Electric boats are poised to be the wave of the future, as incredible innovation is now taking place in electric propulsion, in ways many people never thought possible. We recently conducted an interview with Leif A. Stavøstrand, the CEO of Evoy – an exciting electric propulsion company out of Norway – and from the looks of it, their new electric outboard motors are set to change the way boaters think about boats, speed, efficiency and power.
Evoy’s work on electric motors for marine applications is impressive and they are gearing up to potentially disrupt the industry in a big way – especially with their latest 150-horsepower outboard motor now being prototyped. That’s the groundbreaking product that we’re most excited about right now (after all, it is the world’s most powerful electric outboard motor), but from batteries and controllers to motors, Evoy is advancing the feasibility of electric propulsion on all fronts.
At The Helm of Innovation
“Once you drive an electric car you never go back, it’s going to be the same with boats,” says Stavøstrand. He goes on to describe how big changes are always accompanied by naysayers but eventually the trend catches on and a new way of doing things takes over. After all, you wouldn’t use a wooden wheel on a Ferrari, would you?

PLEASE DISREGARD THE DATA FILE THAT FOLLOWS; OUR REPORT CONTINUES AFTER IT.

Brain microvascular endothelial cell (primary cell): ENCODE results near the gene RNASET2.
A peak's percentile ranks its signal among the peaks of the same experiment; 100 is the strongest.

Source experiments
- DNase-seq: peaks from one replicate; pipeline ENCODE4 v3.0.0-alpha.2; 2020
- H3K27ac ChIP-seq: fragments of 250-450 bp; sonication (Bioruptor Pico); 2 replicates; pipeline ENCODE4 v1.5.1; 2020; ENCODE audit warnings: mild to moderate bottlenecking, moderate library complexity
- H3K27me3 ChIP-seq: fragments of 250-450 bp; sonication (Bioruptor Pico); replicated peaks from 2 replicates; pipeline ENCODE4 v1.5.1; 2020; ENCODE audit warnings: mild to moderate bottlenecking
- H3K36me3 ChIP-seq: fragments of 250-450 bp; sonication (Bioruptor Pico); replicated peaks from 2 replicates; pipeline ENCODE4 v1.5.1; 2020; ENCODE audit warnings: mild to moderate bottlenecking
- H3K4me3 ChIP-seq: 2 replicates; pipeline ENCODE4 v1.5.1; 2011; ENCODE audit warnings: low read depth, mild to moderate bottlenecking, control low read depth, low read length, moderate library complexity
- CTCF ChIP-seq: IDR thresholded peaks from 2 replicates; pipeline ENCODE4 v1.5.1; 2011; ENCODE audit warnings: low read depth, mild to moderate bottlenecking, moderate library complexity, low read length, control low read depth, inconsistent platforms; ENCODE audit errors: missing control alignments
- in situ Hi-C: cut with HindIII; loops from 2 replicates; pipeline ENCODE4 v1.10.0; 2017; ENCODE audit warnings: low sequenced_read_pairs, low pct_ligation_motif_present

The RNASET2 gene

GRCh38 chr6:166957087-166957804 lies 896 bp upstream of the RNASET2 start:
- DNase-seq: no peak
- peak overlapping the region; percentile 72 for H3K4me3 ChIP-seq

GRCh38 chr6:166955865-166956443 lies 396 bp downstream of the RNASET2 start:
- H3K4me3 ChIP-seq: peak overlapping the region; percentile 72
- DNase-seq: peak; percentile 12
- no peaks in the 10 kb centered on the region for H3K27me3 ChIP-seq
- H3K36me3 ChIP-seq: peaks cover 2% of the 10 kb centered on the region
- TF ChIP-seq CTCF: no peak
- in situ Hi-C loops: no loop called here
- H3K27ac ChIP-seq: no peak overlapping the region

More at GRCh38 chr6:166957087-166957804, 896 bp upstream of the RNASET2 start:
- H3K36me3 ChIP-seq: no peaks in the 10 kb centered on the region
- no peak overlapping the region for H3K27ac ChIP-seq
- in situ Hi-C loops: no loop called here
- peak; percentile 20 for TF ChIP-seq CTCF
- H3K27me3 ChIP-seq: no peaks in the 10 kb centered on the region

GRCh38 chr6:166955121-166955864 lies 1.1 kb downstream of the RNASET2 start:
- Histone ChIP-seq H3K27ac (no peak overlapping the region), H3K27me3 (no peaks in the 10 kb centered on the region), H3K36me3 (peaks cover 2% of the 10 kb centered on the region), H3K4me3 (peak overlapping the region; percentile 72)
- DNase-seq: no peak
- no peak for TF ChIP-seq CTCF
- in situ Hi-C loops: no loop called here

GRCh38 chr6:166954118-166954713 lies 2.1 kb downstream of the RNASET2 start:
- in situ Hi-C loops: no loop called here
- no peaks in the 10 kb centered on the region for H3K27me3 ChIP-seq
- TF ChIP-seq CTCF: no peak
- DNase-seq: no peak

Ten years ago the idea for electric automobiles still seemed like a far stretch from everyday life. Now we see them every day across the globe in almost every major city. Companies like Tesla Motors and BMWi have pushed the edges of the status quo to usher in a new era of all electric transportation for the general consumer and Evoy is riding the next wave of “e-boats,” set to break into the mainstream market in 2021 – first in Europe and then in North America in 2022.
Asking Stavøstrand why he does what he does, he responds that “working on Evoy he is making a real impact on the biggest problem we’re facing,” he goes on to say that taking care of our climate is an “important battle for humanity right now.” He talks about his children and their future, and how he really feels that this work is THE way for him to “personally actually make a difference” when it comes to fossil fuel emissions.
A lot of people downplay the importance of this issue, but he thinks it’s vital to keep it on the top of the agenda. He is worried about the world he will leave his two children. Even the best case, or middle scenarios do not have a great outlook – it’s what we do now…if we can get close to getting emissions-free options out to the mass market of boating – “that’s awesome”, says Stavøstrand.
Q: Who Is The Target Customer For Evoy?
“We’re getting calls and emails from all over the world. There’s so much interest in this now and I think every country with a stretch of water has contacted us” says an excited Stavøstrand. There are maybe 10,000 boat builders in the world and Leif and his team’s dream is to reach all of them. “We’re mainly a B2B company, selling to other businesses, working closely with boat builders, boat yards, etc.” Evoy has a 350-Volt system (DC) for the 150 HP outboard which is a very clear market, similar to Tesla starting with a sedan for the mass market before moving into bigger vehicles like trucks, on their way soon.